It is to be understood that the present invention is not limited to the particular methodology, compounds, materials, manufacturing techniques, uses, and applications described herein, as these may vary. It is also to be understood that the terminology used herein is used for the purpose of describing particular embodiments only, and is not intended to limit the scope of the present invention. It must be noted that as used herein and in the appended claims, the singular forms “a,” “an,” and “the” include the plural reference unless the context clearly dictates otherwise. Thus, for example, a reference to “a tray” is a reference to one or more tray and includes equivalents thereof known to those skilled in the art. Similarly, for another example, a reference to “a step” or “a means” is a reference to one or more steps or means and may include sub-steps and subservient means. All conjunctions used are to be understood in the most inclusive sense possible. Thus, the word “or” should be understood as having the definition of a logical “or” rather than that of a logical “exclusive or” unless the context clearly necessitates otherwise. Structures described herein are to be understood also to refer to functional equivalents of such structures. Language that may be construed to express approximation should be so understood unless the context clearly dictates otherwise.

Unless defined otherwise, all technical and scientific terms used herein have the same meanings as commonly understood by one of ordinary skill in the art to which this invention belongs. Preferred methods, techniques, devices, and materials are described, although any methods, techniques, devices, or materials similar or equivalent to those described herein may be used in the practice or testing of the present invention. Structures described herein are to be understood also to refer to functional equivalents of such structures. All references cited herein are incorporated by reference herein in their entirety.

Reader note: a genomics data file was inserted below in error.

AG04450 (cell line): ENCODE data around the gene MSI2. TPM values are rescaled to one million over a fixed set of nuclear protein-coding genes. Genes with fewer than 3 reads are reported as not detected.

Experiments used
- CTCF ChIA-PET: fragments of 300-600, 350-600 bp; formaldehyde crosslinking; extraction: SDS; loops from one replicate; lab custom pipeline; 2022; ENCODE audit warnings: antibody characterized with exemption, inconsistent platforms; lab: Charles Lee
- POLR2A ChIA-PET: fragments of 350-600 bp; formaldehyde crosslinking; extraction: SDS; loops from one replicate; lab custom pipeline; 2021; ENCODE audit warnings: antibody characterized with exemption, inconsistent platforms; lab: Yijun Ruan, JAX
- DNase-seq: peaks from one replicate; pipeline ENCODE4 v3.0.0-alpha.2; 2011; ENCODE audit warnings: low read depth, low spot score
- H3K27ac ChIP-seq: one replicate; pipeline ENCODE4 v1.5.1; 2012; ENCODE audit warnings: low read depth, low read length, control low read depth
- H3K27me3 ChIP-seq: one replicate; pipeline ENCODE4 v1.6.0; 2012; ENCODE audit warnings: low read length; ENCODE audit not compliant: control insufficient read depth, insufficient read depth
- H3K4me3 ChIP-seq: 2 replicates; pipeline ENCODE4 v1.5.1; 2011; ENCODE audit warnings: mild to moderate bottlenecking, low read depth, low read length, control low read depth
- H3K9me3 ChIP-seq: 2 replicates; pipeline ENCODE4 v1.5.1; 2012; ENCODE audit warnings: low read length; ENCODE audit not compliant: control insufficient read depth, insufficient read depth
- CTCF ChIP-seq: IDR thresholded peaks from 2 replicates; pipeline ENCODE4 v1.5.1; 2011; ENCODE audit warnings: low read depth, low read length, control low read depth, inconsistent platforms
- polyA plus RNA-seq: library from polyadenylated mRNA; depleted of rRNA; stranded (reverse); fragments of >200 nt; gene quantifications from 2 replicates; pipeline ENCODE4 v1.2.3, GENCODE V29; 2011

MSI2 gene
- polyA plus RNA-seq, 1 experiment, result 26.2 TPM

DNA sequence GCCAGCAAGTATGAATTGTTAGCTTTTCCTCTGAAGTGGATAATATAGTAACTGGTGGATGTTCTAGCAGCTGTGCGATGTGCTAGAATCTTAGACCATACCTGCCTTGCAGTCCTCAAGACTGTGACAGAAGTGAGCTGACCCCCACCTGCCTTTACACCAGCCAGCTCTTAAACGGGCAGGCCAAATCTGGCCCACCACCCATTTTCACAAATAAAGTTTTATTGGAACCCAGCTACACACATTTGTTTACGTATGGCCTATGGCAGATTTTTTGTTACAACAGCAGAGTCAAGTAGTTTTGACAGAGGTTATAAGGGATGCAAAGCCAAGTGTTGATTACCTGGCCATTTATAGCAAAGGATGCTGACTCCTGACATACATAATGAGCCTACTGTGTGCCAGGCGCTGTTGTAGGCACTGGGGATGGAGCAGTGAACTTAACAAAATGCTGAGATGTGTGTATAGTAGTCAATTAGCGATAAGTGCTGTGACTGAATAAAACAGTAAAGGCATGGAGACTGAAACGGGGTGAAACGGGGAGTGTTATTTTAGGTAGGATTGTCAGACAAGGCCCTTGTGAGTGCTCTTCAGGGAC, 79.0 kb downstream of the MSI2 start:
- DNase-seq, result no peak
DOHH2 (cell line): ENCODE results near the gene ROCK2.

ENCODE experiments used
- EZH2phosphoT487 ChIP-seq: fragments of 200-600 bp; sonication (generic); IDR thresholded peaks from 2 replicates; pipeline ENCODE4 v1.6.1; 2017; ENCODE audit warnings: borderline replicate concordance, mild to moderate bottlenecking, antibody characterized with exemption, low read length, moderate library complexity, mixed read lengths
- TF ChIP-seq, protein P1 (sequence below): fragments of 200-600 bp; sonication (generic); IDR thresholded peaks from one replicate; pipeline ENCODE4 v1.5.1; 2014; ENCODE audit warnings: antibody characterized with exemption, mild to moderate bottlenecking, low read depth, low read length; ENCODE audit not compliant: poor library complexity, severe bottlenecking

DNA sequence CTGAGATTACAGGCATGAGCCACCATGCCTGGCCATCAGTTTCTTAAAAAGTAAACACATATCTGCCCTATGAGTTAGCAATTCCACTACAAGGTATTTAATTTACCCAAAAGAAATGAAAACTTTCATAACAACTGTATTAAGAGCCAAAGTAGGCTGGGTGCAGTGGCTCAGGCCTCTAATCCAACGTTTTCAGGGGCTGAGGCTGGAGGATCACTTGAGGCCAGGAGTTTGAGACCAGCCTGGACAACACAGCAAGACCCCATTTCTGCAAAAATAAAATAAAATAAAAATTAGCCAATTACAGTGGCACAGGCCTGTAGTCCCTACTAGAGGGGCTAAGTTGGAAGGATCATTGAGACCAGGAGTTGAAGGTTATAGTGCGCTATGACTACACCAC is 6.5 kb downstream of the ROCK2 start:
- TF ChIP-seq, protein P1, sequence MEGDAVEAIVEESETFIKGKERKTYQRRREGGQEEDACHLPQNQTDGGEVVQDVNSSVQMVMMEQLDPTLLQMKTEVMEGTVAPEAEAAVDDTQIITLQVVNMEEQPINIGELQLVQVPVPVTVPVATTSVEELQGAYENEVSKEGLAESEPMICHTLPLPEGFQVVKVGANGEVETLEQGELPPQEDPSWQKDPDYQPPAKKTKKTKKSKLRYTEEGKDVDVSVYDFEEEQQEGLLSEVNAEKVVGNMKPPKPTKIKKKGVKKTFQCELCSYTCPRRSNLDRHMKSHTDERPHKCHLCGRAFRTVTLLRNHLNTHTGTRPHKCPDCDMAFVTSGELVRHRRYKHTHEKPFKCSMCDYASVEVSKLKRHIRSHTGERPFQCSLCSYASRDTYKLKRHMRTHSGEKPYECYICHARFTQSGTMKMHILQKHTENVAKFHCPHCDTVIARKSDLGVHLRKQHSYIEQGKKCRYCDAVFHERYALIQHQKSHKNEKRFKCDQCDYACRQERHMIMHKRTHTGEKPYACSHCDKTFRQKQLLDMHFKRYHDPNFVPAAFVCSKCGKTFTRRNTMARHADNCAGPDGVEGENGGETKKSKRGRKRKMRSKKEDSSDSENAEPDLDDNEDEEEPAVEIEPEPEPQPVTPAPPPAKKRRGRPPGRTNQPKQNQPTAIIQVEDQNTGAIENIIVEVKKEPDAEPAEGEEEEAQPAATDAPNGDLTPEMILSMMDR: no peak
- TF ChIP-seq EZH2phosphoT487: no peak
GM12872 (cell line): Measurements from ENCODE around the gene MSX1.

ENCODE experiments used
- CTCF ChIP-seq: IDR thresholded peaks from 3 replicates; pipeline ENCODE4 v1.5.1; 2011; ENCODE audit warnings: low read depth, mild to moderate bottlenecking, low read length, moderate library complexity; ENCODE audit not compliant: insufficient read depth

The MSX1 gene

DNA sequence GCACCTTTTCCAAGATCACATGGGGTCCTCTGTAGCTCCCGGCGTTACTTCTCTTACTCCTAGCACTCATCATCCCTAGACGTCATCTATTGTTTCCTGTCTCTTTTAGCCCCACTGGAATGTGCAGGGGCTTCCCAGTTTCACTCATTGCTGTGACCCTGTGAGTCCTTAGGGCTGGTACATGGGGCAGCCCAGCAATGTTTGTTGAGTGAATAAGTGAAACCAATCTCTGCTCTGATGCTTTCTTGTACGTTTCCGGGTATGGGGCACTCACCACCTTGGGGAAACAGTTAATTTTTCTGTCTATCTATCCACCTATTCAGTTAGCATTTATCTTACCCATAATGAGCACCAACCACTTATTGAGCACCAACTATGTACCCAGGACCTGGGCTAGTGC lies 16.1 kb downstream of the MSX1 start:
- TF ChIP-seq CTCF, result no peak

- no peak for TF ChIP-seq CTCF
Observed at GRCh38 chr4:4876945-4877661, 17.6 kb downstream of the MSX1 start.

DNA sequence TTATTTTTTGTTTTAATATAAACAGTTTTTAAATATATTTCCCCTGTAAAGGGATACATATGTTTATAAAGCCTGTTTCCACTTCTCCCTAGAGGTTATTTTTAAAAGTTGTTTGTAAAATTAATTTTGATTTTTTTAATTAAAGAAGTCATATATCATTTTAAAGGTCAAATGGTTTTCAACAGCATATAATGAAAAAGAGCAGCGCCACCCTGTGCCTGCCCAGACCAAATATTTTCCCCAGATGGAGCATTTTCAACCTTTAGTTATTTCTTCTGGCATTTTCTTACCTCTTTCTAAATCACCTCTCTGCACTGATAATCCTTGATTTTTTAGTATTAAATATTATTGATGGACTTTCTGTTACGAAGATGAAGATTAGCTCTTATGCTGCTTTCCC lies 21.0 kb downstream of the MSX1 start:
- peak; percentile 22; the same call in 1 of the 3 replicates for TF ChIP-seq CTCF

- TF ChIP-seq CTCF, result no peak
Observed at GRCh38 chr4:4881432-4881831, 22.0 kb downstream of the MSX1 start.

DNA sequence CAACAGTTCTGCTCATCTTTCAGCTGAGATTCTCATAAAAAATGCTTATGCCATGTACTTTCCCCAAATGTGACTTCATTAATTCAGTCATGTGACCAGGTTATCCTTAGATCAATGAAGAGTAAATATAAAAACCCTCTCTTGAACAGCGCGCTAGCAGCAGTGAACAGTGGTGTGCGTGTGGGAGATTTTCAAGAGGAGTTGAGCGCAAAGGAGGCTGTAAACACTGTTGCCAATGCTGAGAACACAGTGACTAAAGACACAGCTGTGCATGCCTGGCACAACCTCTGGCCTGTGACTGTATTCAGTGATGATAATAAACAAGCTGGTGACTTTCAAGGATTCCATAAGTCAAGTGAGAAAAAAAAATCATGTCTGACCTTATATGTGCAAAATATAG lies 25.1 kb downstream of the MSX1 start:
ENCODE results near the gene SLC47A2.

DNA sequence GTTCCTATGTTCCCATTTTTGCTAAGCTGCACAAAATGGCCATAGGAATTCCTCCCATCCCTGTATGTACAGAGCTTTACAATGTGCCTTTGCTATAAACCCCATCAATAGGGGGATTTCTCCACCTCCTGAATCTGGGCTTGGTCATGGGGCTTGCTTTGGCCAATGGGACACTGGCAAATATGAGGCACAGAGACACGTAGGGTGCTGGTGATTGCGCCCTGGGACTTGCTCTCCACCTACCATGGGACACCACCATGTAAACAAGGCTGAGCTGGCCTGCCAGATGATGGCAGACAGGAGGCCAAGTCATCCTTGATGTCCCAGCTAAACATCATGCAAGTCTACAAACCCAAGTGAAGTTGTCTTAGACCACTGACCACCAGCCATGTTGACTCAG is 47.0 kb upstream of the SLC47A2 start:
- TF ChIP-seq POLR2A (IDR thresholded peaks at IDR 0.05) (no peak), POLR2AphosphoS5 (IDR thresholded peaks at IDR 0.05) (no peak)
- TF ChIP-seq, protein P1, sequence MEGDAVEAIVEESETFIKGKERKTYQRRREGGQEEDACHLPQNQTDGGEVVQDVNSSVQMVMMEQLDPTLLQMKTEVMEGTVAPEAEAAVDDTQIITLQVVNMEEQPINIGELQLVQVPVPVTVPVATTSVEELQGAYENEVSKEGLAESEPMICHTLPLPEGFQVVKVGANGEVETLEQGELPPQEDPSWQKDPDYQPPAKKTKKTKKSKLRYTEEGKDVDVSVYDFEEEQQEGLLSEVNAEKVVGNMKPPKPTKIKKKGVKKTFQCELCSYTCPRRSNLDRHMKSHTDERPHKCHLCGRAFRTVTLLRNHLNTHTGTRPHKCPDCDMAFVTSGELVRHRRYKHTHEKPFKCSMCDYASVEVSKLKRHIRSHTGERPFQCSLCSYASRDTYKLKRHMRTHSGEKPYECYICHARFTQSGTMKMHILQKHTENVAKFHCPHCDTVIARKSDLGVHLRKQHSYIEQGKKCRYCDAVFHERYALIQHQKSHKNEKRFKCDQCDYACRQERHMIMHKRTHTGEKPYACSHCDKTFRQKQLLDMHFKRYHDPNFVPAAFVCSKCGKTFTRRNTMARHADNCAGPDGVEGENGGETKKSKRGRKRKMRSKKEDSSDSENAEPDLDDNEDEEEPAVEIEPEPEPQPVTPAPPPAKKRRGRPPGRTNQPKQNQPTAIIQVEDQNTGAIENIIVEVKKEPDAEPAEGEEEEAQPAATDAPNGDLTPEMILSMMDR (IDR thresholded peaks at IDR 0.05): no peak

The present invention provides a tray and a system that can be used in security areas to provide efficient movement of loose items, laptop computers and electronic equipment from a starting point to an ending point. Specifically, the present invention may be used in an area such as an airport security checkpoint that may have a metal detector present that a person has to walk through. As the person walks through the security checkpoint they may have to remove such items such as wallets, keys, change and other small objects which are placed into a tray which is either then hand checked or placed through an x-ray machine separate from the metal detector. At the same time, if a person has a item such as a laptop computer or electronic equipment such as a video camera or digital camera, they are instructed to place such items into a larger size tray which is then passed through an x-ray machine and/or hand checked.

The present invention allows for a system of uniform sizing of the trays in which items are to be placed so that the trays may easily be stacked and transported after they are used. The trays also have specified areas to allow for advertising materials to be attached. These advertising materials may be changed as often as necessary so that different companies' advertisements can be represented on the trays without the need for manufacturing new trays.